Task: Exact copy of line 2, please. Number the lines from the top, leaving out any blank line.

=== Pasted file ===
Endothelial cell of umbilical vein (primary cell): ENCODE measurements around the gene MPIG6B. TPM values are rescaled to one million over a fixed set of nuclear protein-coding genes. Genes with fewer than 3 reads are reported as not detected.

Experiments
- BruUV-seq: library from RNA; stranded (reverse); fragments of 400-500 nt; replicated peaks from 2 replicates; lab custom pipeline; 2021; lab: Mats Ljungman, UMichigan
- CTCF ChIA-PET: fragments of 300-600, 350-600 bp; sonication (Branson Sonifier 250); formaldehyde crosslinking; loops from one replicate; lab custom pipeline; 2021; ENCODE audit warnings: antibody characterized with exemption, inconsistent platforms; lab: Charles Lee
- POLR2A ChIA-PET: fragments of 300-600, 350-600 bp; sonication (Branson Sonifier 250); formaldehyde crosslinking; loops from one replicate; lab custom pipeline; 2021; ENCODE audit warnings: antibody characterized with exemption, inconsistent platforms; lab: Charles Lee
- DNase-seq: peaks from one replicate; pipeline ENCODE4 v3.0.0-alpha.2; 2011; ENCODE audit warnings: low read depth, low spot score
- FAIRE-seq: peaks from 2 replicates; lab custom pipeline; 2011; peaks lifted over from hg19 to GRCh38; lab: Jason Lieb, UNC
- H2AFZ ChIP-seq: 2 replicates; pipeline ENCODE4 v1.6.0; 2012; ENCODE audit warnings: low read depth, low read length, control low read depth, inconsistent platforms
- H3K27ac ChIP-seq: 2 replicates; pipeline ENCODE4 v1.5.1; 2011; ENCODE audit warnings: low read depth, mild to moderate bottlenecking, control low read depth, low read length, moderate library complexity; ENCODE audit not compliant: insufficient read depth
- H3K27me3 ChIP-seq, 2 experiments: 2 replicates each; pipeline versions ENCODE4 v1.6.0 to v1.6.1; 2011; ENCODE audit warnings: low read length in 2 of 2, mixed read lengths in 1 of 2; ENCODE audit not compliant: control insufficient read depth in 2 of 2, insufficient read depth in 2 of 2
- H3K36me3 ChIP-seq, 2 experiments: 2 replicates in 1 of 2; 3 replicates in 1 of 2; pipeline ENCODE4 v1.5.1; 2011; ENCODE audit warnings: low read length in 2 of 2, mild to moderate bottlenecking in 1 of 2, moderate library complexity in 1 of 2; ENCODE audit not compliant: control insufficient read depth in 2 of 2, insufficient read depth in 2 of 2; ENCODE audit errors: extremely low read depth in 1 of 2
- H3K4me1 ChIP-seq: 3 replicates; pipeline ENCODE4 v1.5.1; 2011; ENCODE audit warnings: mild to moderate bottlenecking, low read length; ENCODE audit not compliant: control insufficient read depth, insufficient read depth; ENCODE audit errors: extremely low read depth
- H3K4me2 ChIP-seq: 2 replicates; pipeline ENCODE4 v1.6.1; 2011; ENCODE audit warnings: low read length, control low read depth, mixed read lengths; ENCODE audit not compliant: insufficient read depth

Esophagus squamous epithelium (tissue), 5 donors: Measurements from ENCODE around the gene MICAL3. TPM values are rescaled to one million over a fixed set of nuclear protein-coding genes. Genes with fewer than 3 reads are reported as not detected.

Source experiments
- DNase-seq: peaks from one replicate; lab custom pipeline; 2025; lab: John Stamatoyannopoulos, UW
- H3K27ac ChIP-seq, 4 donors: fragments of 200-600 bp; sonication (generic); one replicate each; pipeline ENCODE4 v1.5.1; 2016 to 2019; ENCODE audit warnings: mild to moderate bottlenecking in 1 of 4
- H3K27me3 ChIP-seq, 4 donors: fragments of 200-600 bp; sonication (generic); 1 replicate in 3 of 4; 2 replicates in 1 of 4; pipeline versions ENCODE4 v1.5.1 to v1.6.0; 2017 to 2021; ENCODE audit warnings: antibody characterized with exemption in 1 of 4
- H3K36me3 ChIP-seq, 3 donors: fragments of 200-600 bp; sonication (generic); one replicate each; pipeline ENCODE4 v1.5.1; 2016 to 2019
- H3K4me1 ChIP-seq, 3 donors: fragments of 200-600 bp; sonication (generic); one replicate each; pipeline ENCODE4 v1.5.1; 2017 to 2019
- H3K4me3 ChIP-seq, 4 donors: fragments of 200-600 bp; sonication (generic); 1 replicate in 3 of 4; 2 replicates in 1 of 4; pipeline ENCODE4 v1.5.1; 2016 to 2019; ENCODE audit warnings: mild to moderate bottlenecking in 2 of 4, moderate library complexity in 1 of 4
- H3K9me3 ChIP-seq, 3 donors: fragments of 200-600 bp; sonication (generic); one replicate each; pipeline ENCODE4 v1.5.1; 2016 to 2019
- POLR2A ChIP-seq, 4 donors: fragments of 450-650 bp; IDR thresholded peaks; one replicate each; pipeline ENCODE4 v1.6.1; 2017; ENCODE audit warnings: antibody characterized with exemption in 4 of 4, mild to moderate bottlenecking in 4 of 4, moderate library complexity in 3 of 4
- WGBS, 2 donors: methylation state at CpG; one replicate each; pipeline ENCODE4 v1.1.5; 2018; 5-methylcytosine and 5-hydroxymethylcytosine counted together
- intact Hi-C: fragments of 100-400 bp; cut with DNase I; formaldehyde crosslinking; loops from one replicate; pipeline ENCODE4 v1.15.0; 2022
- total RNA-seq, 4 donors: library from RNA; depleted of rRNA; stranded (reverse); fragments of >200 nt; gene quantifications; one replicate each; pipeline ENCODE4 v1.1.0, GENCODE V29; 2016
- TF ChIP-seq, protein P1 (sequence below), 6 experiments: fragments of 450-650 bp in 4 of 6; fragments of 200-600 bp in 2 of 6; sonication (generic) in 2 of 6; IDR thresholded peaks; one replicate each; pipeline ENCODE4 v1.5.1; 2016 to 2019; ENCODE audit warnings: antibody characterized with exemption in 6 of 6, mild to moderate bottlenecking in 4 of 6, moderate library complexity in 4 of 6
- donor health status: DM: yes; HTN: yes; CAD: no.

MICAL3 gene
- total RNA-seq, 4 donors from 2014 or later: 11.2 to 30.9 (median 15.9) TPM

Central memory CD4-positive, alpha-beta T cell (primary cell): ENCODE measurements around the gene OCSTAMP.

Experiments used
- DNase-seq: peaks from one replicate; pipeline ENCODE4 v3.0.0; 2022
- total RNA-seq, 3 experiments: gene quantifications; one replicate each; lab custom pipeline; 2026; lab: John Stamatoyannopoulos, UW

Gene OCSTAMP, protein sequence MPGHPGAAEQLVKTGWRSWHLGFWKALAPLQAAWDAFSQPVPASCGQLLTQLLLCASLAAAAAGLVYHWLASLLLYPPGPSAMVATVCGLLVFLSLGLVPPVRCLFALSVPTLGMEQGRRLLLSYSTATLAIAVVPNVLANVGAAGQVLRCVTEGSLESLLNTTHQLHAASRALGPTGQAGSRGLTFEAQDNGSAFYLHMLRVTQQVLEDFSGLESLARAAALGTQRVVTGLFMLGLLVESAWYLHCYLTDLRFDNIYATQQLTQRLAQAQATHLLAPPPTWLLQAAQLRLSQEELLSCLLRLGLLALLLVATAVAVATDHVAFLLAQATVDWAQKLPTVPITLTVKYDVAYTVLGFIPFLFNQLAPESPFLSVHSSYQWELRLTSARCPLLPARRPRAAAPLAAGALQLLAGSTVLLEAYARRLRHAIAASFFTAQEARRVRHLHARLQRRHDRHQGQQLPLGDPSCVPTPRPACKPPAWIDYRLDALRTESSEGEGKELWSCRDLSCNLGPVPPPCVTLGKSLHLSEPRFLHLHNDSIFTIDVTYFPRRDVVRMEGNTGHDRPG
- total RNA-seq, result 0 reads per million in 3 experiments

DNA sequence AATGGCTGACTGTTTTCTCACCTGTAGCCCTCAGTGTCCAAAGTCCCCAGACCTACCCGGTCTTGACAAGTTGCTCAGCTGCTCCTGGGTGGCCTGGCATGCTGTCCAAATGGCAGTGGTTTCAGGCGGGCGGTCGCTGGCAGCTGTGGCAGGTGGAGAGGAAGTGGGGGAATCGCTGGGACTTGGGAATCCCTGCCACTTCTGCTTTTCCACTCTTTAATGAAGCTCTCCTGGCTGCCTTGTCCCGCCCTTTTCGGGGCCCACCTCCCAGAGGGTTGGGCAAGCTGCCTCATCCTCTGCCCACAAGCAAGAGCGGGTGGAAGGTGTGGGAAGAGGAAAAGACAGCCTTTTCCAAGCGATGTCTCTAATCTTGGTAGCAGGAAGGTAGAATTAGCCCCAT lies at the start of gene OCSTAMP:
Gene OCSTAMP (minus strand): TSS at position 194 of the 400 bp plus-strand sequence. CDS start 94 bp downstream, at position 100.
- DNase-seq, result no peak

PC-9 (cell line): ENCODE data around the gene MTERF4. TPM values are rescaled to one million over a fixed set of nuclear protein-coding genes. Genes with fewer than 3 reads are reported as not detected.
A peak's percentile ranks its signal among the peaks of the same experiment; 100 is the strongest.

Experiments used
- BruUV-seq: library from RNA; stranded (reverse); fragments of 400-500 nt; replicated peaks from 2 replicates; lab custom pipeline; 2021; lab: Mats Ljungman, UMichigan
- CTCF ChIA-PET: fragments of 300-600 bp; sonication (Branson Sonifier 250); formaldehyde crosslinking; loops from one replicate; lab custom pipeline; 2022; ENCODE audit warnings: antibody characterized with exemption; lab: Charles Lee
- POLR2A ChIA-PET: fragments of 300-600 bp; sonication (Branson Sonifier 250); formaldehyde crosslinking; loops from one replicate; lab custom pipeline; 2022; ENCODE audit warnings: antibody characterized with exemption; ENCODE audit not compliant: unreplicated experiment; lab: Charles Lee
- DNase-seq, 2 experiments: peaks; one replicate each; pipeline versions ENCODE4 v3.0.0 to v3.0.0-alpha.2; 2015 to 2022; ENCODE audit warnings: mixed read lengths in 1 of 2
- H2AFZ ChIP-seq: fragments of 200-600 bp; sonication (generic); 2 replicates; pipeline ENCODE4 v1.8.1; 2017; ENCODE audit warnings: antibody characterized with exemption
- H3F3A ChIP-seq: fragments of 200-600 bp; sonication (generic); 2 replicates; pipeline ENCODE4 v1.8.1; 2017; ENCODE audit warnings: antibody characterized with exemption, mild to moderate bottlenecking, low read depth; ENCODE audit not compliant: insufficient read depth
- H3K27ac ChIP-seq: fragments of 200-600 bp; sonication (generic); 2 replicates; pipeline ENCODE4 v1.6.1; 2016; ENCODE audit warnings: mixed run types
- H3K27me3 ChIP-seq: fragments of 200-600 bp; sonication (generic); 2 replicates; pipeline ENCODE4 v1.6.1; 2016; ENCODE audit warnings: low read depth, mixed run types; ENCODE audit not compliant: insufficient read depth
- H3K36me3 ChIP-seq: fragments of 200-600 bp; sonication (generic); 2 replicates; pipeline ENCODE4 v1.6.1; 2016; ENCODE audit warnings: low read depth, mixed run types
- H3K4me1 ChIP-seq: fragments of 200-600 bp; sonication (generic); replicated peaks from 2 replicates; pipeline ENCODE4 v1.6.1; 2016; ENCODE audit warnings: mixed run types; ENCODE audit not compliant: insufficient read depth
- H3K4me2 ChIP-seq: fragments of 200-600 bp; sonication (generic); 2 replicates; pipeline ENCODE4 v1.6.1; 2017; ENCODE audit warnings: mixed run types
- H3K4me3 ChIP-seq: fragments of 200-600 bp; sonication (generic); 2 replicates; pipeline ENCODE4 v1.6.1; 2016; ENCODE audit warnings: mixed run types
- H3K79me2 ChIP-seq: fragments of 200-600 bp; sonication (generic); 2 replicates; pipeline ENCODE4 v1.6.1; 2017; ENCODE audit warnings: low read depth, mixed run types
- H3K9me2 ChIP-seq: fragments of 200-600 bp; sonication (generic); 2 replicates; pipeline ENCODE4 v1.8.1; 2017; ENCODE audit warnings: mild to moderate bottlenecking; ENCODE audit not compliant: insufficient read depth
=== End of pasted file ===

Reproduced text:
Experiments